AI is everywhere at the minute, and everyone is trying to develop a way to implement AI in their products or workflows. Azure’s open AI services are a great way to do this, but because they’re so easy to deploy and use, you can end up with a proliferation of AI services. The default security settings for these resources are often set up for convenience and ease of use, rather than locking down your precious data and IP. Hence, it’s worth understanding how to secure these resources and make your environments more secure. With the proliferation and popularity of AI services, they will become prime targets for attacks.
One of the most significant risks we face is uncontrolled, unsecured instances of AI services being deployed by teams within your organisations. If you have tight control or limited access to your Azure subscriptions, this might be fine, but if your various teams are empowered to deploy their own resources (which is no bad thing), this becomes a risk.
You may want to set up Azure policies that block the deployment of specific AI resources altogether and have everyone use shared AI infrastructure managed by the IT team. Alternatively, you can implement policies that allow teams to deploy their own AI instances but enforce some of the security constraints we detail in the rest of this document.
By default, many Azure AI services are accessible from any network. Azure Open AI is a perfect example of this. There are very few use cases where something like Azure Open AI needs to be accessible from any network; most of the time, access is required only from inside your Azure networks or your on-premises network. Your application services may talk to the Azure Open AI service as part of a request from the internet, but this does not require them to be directly accessible and will usually sit behind an API.
AI services should be configured with Private Endpoints to restrict access to Azure networks (and connected on-prem networks) and any other access method disabled. If Private Endpoints cannot be used, service endpoints/IP Allow Lists should be used. Public network access should be disabled.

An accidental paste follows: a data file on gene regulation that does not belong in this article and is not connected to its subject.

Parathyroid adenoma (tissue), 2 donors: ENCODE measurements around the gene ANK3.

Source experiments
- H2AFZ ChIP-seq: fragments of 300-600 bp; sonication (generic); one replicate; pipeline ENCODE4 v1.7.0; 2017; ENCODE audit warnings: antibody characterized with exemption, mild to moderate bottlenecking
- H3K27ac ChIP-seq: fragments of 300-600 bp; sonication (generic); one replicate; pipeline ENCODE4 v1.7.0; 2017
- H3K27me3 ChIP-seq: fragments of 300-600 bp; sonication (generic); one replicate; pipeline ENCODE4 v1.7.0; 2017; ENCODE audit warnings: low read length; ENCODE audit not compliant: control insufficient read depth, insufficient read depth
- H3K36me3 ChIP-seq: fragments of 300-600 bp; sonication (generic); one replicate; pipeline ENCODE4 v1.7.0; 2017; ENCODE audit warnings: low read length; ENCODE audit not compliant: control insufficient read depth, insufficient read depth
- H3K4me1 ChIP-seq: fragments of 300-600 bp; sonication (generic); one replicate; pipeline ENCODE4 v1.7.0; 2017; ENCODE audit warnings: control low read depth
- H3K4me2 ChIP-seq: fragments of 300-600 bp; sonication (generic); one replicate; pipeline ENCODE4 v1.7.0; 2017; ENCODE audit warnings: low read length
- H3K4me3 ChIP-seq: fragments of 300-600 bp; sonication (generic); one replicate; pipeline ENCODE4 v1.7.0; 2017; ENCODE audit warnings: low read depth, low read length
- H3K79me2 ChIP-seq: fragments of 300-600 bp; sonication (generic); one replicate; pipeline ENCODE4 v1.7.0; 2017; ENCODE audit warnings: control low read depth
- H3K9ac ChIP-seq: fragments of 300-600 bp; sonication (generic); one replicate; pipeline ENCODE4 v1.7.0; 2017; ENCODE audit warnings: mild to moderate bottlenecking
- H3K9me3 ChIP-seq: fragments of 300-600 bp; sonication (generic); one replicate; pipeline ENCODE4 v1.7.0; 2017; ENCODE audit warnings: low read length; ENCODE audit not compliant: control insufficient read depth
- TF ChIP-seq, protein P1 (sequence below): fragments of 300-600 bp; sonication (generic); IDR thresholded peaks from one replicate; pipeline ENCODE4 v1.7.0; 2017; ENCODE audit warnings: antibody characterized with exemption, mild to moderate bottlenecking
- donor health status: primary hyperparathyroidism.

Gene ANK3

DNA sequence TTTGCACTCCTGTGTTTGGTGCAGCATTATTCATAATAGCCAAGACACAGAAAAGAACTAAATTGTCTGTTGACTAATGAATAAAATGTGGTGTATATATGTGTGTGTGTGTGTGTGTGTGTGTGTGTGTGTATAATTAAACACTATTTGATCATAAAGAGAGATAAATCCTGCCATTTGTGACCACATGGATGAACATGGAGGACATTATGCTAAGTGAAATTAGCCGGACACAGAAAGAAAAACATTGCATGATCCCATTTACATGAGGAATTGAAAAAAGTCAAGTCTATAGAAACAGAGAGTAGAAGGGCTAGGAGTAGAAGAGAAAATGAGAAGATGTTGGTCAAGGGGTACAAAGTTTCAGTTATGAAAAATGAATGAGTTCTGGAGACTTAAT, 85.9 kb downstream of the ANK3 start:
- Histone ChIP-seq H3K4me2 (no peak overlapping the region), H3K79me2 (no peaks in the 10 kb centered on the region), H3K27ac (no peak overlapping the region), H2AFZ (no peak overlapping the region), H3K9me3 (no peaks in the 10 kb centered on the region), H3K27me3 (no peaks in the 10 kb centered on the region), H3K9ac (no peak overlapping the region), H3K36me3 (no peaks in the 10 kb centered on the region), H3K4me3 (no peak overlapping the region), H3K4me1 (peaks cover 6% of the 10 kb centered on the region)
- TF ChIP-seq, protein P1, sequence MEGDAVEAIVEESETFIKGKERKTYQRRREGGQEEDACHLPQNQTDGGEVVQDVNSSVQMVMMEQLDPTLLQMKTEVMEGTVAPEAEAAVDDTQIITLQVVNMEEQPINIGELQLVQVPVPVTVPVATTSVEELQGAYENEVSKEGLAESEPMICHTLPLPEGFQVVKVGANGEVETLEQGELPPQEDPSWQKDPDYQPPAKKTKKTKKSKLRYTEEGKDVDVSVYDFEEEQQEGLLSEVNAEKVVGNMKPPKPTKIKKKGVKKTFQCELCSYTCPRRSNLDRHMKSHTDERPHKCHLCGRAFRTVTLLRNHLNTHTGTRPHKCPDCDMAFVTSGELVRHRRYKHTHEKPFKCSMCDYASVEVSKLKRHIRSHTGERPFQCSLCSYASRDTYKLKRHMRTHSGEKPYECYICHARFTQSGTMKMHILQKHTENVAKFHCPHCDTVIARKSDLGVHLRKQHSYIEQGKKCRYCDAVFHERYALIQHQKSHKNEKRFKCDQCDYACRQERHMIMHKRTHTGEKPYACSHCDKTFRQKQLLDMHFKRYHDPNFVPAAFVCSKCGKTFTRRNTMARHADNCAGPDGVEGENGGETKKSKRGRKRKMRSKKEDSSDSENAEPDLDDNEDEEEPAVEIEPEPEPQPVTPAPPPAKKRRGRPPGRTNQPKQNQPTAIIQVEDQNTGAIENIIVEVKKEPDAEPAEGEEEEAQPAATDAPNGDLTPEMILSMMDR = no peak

Some private endpoint configurations for Azure Open AI currently require manually completing forms to have MS enable this for you. It is expected that this will go away in the near future.
Many Azure AI services support Entra ID and API Key-based authentication by default. API Key-based authentication is much more insecure as it relies on a key being shared between services, and that key does not identify who is calling the service. API Key Authentication should be turned off for production services.
Disabling API key authentication will stop the Azure Open AI Studio UI from working, as this does not currently support Entra ID auth. Generally, studio access should not be needed in production, but you may want to operate a separate development environment that supports API key auth if your developers need this access. This key should be rotated regularly, ideally through automation.
Where applications or other Azure services need to access the Azure AI services, this should be done via managed identity and access configured using Azure RBAC.
Most Azure AI services now support Data Loss Prevention configurations that can prevent these services from calling out to external URLs. This should be enabled where possible. However, there are some limitations on where these can be used, especially if you use the “bring your own data” functionality.
Encryption of data at rest and in transit is done automatically by most AI services. However, it is possible to implement “bring your own key” for encryption, which you may want to consider if your data is sensitive. This key must be stored in Azure Key Vault.
Most Azure AI services can be configured to send diagnostic data to Azure Monitor and Log Analytics; this is useful for developers but also from a security perspective to monitor what your services are doing. This is not enabled by default, so consider collecting it.
An attacker doesn’t necessarily need to get hold of some admin credentials to cause problems. Most AI services operate on a per-request or per-token pricing model, so usage of the service is what drives the cost. Some of these services can be expensive, especially if using newer models like GPT4. If an attacker can manage to send requests to your AI service, they can send large volumes of requests to increase your costs. Monitoring usage and cost can help detect this kind of attack before it escalates too far.
The standard deployments of most AI services attempt to find a balance between ease of use and security. This may be OK for those just getting started, but with the amount of sensitive data and intellectual property going into some AI services, it is essential that these services are locked down and as secure as possible.
As Azure AI services grow and evolve, I am sure that more security controls will be added to make this process easier.